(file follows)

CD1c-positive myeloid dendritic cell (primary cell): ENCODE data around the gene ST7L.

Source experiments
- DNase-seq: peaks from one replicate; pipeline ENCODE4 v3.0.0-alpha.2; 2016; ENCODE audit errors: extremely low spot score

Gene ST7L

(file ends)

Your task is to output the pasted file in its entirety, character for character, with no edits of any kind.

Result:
CD1c-positive myeloid dendritic cell (primary cell): ENCODE data around the gene ST7L.

Source experiments
- DNase-seq: peaks from one replicate; pipeline ENCODE4 v3.0.0-alpha.2; 2016; ENCODE audit errors: extremely low spot score

Gene ST7L